Guggenheim Museum faces lawsuit over Picasso painting

by AryanArtnews
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Guggenheim Museum faces lawsuit over Picasso painting

Written by Toyin Owoseje, CNN

One of Pablo Picasso’s Blue Period paintings is at the center of a lawsuit between a Jewish family and New York’s Guggenheim Museum.

The heirs of Karl Adler and Rosi Jacobi want the repatriation of the artist’s 1904 masterpiece “Woman Ironing (La repasseuse),” which they say the couple sold under duress when they tried to escape persecution by the Nazis in their native Germany to escape in 1938.

The lawsuit, filed Friday in Manhattan Supreme Court, says Adler acquired the artwork in 1916 from Munich gallery owner Heinrich Thannhauser, but sold it to Thannhauser’s son, Justin, in 1938 for about $1,552, well below its value. The suit alleges that a desperate Adler took the significant loss due to his family’s circumstances.

“Adler would not have disposed of the painting at the time and price he did but for the Nazi persecution to which he and his family have been subjected, and will continue to be,” the complaint states.

In the lawsuit, the family members say Adler was chairman of the board of directors for Europe’s leading leather manufacturer, but things changed when the “Nazi regime in Germany shattered their lives.”

In 1938, the family fled Germany and traveled through the Netherlands, France and Switzerland before settling permanently in Argentina, the suit says.

The Guggenheim Museum said it believes the suit is “without merit.” Credit: Brendan McDermid/Reuters

“The Adlers needed large amounts of cash just to obtain short-term visas during their exile in Europe. Unable to work, on the run, and not knowing what the future held for them, the Adlers had to liquidate quickly what they could. collect as much cash as possible,” the lawsuit states.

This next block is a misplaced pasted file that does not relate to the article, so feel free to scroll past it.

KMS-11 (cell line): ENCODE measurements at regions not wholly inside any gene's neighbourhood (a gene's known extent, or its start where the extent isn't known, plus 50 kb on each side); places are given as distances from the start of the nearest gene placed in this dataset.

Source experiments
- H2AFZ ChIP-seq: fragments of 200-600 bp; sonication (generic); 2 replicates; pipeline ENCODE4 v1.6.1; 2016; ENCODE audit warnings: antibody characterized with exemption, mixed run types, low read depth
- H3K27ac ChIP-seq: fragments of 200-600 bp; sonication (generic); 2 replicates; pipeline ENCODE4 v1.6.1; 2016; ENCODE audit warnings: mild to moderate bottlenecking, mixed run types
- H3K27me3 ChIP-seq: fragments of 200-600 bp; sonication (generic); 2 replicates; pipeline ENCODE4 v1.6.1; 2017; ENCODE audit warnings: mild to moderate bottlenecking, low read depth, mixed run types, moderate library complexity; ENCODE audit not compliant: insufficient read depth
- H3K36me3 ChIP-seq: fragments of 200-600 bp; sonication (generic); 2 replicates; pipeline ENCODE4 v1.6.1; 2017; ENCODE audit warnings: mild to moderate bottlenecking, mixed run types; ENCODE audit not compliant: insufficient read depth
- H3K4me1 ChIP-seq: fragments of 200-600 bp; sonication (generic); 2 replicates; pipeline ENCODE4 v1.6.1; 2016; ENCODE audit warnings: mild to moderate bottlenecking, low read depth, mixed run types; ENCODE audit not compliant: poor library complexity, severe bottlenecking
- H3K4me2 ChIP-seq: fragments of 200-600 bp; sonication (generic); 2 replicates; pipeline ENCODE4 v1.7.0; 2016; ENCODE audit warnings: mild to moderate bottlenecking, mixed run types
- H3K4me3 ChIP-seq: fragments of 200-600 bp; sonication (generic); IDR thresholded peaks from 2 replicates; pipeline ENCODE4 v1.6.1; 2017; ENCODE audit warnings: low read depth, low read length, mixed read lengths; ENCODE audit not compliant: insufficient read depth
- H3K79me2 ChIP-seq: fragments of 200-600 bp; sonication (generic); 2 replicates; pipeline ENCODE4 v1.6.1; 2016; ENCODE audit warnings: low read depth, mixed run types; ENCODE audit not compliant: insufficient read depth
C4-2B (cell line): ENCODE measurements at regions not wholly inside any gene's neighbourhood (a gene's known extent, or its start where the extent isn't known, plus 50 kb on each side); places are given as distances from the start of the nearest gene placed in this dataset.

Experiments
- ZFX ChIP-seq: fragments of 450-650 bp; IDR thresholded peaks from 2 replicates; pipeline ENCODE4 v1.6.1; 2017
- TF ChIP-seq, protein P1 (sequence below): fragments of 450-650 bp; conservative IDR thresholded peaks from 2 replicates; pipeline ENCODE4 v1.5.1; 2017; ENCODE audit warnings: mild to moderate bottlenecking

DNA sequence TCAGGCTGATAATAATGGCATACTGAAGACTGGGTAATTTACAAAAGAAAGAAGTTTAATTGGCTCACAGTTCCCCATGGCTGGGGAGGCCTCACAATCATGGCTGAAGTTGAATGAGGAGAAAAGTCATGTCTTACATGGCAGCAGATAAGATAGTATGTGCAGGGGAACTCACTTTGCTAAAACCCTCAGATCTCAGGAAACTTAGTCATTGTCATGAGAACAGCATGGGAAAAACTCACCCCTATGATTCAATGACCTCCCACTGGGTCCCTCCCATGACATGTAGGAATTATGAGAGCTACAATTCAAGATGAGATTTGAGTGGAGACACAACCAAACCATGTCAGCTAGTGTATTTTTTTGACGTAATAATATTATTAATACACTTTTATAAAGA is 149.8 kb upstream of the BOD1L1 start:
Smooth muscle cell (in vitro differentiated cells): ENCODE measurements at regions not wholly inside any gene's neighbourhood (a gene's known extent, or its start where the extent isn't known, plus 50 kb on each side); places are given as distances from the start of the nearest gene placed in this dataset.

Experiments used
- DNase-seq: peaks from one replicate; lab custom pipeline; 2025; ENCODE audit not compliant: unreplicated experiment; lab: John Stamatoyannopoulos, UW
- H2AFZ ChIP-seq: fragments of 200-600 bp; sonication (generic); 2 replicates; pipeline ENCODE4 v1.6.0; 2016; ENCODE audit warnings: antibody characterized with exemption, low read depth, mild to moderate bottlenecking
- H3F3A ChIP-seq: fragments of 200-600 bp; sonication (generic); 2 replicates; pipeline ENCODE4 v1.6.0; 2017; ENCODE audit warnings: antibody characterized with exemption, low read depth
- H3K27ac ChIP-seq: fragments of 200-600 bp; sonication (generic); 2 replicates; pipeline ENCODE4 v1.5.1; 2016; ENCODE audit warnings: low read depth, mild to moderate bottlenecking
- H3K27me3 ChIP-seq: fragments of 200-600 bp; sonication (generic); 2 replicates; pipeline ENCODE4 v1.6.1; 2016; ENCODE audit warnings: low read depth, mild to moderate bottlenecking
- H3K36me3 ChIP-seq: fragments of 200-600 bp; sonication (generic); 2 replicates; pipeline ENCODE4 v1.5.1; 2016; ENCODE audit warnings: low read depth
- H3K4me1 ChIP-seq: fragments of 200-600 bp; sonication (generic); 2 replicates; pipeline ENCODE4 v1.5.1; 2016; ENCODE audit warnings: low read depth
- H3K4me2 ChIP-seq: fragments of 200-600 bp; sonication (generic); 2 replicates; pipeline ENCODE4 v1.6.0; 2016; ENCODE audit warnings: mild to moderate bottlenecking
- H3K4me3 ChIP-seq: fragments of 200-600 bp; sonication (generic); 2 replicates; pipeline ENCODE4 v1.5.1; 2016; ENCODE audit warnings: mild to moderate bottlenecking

The heirs claim that Thannhauser “profited” from the misfortune of German Jews. They also claim that “Thannhauser was well aware of the plight of Adler and his family, and that Adler, absent Nazi persecution, would never have sold the painting when he did so at such a price,” according to the lawsuit.

Rosi Adler died in Buenos Aires in 1946 at the age of 68, while her husband Karl died at the age of 85 in 1957 during a visit to his homeland.

“Woman Ironing” remained in Thannhauser’s art collection until his death in 1976. It was donated to the Guggenheim in 1978, along with the rest of his artwork.

Adler’s descendants, along with a number of non-profit and Jewish organizations named as plaintiffs in the class action, say in the complaint that the painting is “in the wrongful possession” of the Solomon R. Guggenheim Foundation.

The family is seeking the painting’s return or compensation commensurate with its current market value, which the suit estimates is between $100 million and $200 million.

The Guggenheim Museum told CNN in a statement that it “takes provenance matters and restitution claims extremely seriously” but believes this case is “without merit.”

“Karl Adler’s sale of the painting to Justin Thannhauser was a fair transaction between parties with a long-standing and ongoing relationship,” the museum said.

It added: “The extensive research conducted by the Guggenheim since first being contacted by an attorney representing these plaintiffs shows that the Guggenheim is the rightful owner of the painting.”

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